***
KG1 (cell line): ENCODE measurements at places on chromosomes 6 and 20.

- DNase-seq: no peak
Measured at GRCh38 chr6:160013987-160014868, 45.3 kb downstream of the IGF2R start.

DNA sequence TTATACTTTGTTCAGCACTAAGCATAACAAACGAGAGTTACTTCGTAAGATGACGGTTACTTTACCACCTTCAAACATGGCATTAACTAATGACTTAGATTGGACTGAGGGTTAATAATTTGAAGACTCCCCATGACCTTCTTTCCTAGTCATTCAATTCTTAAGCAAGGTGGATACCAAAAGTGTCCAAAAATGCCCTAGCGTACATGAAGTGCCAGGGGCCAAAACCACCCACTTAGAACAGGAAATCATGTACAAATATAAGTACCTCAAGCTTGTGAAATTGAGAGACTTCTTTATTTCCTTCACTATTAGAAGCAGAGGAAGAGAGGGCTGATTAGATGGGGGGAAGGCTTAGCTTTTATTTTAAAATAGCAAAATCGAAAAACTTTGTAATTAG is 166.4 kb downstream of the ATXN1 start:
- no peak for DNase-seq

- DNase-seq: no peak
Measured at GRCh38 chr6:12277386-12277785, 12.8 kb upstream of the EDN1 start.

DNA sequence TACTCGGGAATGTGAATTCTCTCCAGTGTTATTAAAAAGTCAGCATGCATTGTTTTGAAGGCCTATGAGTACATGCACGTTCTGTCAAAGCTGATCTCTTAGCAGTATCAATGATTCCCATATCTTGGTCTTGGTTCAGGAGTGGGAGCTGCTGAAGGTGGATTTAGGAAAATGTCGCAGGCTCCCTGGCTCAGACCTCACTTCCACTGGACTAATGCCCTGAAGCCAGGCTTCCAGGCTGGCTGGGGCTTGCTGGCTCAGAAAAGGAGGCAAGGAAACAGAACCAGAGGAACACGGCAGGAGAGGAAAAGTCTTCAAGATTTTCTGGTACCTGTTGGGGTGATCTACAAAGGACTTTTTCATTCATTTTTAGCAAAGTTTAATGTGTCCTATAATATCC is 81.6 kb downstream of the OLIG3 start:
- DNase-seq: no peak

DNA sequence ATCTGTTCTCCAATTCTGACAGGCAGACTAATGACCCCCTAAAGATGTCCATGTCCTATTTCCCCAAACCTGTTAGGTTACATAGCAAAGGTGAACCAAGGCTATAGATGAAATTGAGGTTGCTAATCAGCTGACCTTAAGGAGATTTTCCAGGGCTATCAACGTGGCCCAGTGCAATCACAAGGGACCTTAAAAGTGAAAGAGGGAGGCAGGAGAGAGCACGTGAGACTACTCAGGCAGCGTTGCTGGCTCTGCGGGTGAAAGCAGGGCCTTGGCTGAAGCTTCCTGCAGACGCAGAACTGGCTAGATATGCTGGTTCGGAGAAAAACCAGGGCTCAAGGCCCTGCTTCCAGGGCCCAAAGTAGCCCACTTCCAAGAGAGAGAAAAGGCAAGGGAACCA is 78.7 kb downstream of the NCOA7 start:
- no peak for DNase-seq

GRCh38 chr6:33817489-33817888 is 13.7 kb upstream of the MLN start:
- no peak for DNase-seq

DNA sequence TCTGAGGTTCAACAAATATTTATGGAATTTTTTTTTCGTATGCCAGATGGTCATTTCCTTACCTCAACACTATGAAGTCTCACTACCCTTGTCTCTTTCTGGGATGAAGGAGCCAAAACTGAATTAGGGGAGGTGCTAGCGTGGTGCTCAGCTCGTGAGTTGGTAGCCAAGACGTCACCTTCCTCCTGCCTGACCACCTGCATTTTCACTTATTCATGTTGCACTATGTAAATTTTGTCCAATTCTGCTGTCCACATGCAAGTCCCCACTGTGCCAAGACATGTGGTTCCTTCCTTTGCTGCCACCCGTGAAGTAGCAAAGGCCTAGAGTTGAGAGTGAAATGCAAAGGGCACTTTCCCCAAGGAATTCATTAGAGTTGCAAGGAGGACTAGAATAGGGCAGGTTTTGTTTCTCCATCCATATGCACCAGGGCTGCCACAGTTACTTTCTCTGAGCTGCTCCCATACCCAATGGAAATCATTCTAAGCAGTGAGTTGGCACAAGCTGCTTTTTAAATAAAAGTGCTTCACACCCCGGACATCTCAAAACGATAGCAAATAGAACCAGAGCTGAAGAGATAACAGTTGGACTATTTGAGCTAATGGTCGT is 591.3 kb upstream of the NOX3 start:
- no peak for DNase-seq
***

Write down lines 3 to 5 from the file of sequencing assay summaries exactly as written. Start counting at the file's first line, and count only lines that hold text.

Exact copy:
Measured at GRCh38 chr6:160013987-160014868, 45.3 kb downstream of the IGF2R start.

DNA sequence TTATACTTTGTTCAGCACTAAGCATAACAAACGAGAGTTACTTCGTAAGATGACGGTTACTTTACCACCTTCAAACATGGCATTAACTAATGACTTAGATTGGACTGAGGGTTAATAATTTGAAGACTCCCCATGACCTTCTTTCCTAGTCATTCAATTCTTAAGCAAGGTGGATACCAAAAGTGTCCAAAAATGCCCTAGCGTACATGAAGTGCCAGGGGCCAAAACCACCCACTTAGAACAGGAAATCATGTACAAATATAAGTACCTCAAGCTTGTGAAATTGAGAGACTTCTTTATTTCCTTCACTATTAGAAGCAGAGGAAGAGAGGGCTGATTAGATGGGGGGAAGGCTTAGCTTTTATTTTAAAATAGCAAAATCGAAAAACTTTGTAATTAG is 166.4 kb downstream of the ATXN1 start:
- no peak for DNase-seq